I realize that some owners do and have done so much more than we did this year. For us, it's just nice seeing it all in one place, though I'm guessing I left a lot of little things out. Thanks for "listening", and thanks again for your help!

1984 Sabre 34 Mk I
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post #2 of 5 Old 05-23-2010
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More then I did...well done!

"Go Simple...Go Large"

Relationships are everything to me..everything else in life are just tools to enhance them.

The purchase price of a boat is just the admittance fee to the still have to spend money on the court one with something going for her with pleasing and desirable character traits others desire as well... or you could find yourself in a disillusioned relationship contemplating an expensive divorce.
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post #3 of 5 Old 05-23-2010
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That is an impressive list, way to go!

I hope you have a great summer and enjoy the boat.

What are you pretending not to know ?

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post #4 of 5 Old 05-23-2010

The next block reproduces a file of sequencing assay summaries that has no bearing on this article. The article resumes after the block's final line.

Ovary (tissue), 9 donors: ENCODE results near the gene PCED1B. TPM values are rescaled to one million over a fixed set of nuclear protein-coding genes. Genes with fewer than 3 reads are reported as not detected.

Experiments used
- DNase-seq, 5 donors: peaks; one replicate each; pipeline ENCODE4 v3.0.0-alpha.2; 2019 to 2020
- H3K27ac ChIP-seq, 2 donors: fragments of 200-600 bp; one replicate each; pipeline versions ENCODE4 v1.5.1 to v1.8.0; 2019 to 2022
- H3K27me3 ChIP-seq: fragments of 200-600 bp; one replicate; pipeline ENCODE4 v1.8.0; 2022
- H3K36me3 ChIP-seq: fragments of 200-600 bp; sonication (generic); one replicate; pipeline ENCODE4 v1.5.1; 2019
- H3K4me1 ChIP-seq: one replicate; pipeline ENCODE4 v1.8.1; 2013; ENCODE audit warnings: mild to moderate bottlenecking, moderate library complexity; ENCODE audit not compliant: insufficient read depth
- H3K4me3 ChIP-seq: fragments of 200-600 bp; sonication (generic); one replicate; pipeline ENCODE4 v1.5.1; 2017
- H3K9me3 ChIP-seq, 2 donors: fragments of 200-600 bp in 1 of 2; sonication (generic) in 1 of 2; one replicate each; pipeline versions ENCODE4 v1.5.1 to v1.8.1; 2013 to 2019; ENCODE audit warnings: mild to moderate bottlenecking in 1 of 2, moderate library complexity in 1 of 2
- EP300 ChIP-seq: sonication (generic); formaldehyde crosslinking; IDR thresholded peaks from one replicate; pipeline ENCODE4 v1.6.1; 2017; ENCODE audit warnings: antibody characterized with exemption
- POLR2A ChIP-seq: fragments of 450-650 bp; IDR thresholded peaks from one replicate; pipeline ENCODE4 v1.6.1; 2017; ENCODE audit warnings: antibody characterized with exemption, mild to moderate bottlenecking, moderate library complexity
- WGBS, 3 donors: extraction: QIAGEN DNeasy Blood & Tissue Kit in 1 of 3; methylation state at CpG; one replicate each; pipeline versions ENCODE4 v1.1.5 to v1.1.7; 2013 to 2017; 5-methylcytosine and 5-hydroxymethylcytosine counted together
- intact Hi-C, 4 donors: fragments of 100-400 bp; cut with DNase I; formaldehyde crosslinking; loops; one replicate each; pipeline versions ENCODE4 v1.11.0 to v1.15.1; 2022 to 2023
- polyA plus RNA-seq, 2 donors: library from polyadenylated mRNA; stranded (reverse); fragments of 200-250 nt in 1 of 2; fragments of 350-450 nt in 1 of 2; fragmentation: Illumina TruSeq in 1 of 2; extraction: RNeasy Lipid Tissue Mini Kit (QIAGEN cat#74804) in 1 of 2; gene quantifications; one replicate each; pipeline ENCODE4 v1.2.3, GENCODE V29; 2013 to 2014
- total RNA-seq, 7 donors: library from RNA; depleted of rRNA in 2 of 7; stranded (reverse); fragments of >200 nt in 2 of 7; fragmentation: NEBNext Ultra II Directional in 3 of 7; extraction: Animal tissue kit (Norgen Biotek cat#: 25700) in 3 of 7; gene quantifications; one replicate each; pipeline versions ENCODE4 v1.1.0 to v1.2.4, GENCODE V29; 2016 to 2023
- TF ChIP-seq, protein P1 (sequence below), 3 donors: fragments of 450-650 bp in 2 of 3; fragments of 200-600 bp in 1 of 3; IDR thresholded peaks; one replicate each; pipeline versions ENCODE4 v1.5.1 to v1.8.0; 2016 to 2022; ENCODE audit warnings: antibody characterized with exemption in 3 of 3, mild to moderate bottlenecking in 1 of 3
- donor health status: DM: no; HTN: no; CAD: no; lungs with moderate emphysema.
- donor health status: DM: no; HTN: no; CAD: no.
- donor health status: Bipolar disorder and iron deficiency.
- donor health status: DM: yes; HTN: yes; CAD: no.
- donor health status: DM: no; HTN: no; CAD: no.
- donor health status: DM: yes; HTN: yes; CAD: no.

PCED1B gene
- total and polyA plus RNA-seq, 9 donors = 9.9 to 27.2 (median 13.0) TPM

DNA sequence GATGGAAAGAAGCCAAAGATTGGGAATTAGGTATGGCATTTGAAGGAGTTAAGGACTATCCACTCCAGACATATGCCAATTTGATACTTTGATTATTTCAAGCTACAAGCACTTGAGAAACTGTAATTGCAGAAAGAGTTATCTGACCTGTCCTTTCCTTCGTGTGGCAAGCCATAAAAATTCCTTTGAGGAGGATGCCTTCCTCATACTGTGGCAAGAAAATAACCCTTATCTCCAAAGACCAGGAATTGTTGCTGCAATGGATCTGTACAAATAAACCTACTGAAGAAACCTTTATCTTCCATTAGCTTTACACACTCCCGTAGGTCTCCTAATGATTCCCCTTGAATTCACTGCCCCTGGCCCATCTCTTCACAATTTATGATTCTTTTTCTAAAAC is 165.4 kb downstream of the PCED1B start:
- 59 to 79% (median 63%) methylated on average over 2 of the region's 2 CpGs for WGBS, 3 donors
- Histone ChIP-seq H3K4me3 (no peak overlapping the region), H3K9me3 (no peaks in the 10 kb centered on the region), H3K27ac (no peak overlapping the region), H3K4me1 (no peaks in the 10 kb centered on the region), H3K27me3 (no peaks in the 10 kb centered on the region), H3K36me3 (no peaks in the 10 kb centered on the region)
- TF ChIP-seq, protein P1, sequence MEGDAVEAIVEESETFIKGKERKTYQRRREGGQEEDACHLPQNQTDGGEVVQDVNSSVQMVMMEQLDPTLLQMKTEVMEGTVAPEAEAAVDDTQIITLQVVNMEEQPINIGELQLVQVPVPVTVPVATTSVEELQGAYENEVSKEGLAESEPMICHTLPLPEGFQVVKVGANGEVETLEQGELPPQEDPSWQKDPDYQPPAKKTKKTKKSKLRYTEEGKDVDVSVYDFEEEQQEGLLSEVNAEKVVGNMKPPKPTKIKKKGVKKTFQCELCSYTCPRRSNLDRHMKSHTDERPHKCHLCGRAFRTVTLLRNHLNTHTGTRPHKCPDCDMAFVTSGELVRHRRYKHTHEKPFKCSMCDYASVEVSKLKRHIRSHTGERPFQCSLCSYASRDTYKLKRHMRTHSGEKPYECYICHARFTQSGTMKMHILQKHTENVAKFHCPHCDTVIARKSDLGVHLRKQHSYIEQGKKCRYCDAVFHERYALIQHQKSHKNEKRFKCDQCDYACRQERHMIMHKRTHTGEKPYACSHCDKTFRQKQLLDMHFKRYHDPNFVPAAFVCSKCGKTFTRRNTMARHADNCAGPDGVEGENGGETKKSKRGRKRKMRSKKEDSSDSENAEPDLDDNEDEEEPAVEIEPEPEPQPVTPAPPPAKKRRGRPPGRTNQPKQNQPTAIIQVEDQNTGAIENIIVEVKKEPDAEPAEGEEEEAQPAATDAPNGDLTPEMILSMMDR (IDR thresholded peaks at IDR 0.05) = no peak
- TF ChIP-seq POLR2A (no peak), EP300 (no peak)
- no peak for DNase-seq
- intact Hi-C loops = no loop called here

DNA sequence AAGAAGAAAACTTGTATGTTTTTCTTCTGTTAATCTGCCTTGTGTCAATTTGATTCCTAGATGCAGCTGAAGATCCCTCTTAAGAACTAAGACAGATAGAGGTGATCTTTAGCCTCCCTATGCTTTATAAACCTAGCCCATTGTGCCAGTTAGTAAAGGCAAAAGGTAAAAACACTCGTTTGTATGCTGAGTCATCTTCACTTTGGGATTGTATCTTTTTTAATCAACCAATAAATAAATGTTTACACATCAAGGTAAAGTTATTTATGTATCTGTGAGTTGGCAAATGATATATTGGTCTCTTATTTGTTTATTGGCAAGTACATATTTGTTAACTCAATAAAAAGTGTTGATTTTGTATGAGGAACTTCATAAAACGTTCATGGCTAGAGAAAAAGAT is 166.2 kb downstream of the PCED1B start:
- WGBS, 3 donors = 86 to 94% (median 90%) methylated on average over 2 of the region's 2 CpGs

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Whew! I'm exhausted just from reading the list Jim. Well done and I'm glad you finally got out to sail. All the best and looking forward to seeing the fruits of your labor sometime soon.

All the best...MGM

s/v Rhythm
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post #5 of 5 Old 05-23-2010 Thread Starter
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Originally Posted by mgmhead View Post
Whew! I'm exhausted just from reading the list Jim. Well done and I'm glad you finally got out to sail. All the best and looking forward to seeing the fruits of your labor sometime soon.

All the best...MGM
Thanks folks! MGM, we need to get these boats in the same place soon. Thanks again for the input along the way, which was a big help!

1984 Sabre 34 Mk I